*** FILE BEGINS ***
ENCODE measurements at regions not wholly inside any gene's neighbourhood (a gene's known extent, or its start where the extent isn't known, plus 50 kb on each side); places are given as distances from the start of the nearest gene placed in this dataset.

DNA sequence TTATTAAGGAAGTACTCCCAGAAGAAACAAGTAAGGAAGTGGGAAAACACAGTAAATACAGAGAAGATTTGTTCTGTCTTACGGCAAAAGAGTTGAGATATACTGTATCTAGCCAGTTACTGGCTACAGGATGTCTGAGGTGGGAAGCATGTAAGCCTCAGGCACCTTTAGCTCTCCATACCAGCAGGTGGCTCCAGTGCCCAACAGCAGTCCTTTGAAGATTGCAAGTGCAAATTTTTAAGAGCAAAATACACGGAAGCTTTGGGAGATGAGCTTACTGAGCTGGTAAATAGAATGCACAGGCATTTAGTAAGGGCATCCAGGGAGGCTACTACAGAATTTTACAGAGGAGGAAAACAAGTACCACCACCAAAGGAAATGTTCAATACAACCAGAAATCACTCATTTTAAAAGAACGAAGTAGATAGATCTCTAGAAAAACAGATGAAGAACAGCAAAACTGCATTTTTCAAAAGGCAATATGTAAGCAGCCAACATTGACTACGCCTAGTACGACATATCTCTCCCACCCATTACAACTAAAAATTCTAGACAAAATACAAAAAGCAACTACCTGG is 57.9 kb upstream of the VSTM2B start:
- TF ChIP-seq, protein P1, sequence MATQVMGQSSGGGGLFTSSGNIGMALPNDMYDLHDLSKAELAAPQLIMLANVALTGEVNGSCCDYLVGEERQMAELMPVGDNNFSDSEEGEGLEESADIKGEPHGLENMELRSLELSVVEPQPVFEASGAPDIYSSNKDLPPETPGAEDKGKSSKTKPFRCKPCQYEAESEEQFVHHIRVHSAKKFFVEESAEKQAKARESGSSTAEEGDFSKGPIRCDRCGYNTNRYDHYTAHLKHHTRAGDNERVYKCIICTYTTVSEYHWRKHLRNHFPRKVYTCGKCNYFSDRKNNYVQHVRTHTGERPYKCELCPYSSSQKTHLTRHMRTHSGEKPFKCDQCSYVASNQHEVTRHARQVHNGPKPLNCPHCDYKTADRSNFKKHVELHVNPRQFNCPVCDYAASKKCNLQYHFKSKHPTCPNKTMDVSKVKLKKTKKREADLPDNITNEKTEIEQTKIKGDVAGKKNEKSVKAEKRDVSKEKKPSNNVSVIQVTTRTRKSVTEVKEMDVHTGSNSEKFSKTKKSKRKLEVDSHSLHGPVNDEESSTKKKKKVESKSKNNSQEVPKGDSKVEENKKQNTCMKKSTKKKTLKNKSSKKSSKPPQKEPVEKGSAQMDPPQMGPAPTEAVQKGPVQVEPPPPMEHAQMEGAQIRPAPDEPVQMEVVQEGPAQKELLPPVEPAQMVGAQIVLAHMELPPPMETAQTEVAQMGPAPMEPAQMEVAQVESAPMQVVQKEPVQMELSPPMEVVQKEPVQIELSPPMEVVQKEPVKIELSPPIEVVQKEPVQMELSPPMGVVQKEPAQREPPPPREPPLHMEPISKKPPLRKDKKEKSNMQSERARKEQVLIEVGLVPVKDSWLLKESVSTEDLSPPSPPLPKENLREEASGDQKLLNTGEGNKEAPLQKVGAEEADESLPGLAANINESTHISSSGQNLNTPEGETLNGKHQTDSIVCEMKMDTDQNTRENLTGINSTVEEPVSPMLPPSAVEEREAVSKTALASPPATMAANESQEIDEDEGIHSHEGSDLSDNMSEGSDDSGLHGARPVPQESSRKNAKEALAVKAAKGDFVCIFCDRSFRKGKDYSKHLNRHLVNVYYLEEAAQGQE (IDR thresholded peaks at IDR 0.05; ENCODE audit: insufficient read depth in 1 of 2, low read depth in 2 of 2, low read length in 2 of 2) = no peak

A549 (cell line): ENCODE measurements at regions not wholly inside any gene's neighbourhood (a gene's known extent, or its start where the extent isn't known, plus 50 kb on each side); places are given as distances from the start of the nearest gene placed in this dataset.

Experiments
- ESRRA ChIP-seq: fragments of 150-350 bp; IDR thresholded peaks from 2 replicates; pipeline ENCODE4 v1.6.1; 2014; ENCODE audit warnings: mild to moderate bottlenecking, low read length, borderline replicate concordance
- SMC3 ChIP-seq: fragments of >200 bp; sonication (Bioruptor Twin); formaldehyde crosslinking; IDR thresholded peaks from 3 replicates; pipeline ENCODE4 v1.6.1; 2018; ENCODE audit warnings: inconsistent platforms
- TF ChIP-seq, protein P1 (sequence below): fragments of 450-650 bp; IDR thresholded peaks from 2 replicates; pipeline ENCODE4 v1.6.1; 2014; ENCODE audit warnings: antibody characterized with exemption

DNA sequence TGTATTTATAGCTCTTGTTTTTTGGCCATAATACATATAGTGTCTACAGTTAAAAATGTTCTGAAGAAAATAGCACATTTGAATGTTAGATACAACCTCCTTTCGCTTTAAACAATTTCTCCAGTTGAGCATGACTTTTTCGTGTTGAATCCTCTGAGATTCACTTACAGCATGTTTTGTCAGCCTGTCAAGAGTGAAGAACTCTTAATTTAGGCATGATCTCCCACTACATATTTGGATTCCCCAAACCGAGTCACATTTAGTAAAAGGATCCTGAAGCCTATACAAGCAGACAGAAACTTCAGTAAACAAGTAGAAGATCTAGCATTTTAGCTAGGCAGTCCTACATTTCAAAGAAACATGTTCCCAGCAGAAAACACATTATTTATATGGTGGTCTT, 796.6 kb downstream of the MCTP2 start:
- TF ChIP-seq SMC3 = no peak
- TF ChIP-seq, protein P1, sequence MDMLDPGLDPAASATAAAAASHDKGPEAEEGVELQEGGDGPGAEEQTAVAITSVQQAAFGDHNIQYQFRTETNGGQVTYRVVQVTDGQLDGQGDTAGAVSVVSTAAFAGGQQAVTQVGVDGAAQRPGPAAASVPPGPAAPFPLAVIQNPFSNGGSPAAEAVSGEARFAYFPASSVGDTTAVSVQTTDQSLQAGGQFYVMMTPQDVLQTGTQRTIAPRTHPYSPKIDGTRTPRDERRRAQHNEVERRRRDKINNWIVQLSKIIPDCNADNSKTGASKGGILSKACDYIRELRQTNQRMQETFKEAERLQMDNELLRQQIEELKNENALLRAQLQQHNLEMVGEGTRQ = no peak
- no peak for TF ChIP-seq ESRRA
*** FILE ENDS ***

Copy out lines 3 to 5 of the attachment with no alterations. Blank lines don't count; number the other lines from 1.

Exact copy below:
- TF ChIP-seq, protein P1, sequence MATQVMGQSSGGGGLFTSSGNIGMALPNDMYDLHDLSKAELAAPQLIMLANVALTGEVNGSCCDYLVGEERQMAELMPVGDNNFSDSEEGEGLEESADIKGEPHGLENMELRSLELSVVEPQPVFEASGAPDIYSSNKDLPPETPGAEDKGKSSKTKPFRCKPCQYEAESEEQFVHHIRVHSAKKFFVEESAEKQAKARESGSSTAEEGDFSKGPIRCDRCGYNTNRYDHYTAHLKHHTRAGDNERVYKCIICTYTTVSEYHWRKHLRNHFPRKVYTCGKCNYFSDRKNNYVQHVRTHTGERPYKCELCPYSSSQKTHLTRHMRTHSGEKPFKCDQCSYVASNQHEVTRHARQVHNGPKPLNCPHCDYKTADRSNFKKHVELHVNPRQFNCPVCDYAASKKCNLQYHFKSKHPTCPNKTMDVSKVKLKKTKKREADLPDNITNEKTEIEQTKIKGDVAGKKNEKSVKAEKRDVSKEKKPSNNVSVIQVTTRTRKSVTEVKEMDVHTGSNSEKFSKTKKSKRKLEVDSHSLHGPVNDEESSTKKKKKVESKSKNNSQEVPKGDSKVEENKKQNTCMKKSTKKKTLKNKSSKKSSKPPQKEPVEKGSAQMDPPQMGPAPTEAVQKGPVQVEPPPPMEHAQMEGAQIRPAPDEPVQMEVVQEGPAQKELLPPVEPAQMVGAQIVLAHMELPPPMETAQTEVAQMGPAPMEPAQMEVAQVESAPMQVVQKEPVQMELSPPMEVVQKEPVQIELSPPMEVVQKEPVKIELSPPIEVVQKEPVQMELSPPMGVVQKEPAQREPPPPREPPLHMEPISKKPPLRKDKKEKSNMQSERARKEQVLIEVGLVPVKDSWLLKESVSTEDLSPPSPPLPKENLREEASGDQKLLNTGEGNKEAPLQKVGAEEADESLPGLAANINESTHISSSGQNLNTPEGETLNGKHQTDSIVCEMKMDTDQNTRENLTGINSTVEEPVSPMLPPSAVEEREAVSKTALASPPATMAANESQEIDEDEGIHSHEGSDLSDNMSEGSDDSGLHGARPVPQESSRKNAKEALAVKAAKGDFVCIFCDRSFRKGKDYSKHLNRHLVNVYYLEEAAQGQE (IDR thresholded peaks at IDR 0.05; ENCODE audit: insufficient read depth in 1 of 2, low read depth in 2 of 2, low read length in 2 of 2) = no peak

A549 (cell line): ENCODE measurements at regions not wholly inside any gene's neighbourhood (a gene's known extent, or its start where the extent isn't known, plus 50 kb on each side); places are given as distances from the start of the nearest gene placed in this dataset.

Experiments